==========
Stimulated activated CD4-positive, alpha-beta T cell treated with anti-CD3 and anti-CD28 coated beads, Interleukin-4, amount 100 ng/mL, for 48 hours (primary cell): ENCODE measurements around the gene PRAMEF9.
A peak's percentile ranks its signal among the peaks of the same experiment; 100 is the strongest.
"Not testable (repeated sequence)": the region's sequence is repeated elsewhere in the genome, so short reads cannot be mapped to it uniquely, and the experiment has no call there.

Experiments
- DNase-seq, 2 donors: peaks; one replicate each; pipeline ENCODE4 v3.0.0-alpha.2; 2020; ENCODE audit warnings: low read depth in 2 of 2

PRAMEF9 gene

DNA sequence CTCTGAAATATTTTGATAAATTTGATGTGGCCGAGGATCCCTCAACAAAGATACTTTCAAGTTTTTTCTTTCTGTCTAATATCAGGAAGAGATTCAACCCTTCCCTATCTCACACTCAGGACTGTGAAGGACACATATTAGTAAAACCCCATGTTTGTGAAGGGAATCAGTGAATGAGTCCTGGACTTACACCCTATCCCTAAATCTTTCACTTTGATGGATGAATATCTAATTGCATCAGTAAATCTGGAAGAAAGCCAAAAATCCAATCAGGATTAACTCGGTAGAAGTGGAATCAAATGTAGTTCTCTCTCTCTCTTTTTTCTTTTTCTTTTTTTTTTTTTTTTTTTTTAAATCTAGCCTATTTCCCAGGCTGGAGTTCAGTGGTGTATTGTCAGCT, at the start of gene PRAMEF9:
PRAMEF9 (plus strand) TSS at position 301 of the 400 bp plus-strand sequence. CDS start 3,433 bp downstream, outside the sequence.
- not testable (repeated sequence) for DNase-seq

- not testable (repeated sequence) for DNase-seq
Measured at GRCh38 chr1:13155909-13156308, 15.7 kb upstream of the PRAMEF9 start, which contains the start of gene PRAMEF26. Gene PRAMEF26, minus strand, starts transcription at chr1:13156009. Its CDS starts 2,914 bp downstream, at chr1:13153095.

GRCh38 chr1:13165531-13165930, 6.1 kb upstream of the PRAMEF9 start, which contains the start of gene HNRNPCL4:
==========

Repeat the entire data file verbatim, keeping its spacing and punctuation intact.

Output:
Stimulated activated CD4-positive, alpha-beta T cell treated with anti-CD3 and anti-CD28 coated beads, Interleukin-4, amount 100 ng/mL, for 48 hours (primary cell): ENCODE measurements around the gene PRAMEF9.
A peak's percentile ranks its signal among the peaks of the same experiment; 100 is the strongest.
"Not testable (repeated sequence)": the region's sequence is repeated elsewhere in the genome, so short reads cannot be mapped to it uniquely, and the experiment has no call there.

Experiments
- DNase-seq, 2 donors: peaks; one replicate each; pipeline ENCODE4 v3.0.0-alpha.2; 2020; ENCODE audit warnings: low read depth in 2 of 2

PRAMEF9 gene

DNA sequence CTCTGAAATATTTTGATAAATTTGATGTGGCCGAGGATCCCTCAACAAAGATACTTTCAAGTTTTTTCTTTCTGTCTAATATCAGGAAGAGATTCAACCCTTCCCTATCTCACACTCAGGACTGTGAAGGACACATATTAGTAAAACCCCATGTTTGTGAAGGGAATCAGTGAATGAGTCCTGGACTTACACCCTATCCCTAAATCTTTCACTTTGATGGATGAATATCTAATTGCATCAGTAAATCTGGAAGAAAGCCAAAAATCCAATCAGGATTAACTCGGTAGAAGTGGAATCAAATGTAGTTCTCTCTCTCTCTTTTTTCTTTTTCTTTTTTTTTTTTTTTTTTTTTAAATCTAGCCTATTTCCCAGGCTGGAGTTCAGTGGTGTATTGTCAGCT, at the start of gene PRAMEF9:
PRAMEF9 (plus strand) TSS at position 301 of the 400 bp plus-strand sequence. CDS start 3,433 bp downstream, outside the sequence.
- not testable (repeated sequence) for DNase-seq

- not testable (repeated sequence) for DNase-seq
Measured at GRCh38 chr1:13155909-13156308, 15.7 kb upstream of the PRAMEF9 start, which contains the start of gene PRAMEF26. Gene PRAMEF26, minus strand, starts transcription at chr1:13156009. Its CDS starts 2,914 bp downstream, at chr1:13153095.

GRCh38 chr1:13165531-13165930, 6.1 kb upstream of the PRAMEF9 start, which contains the start of gene HNRNPCL4: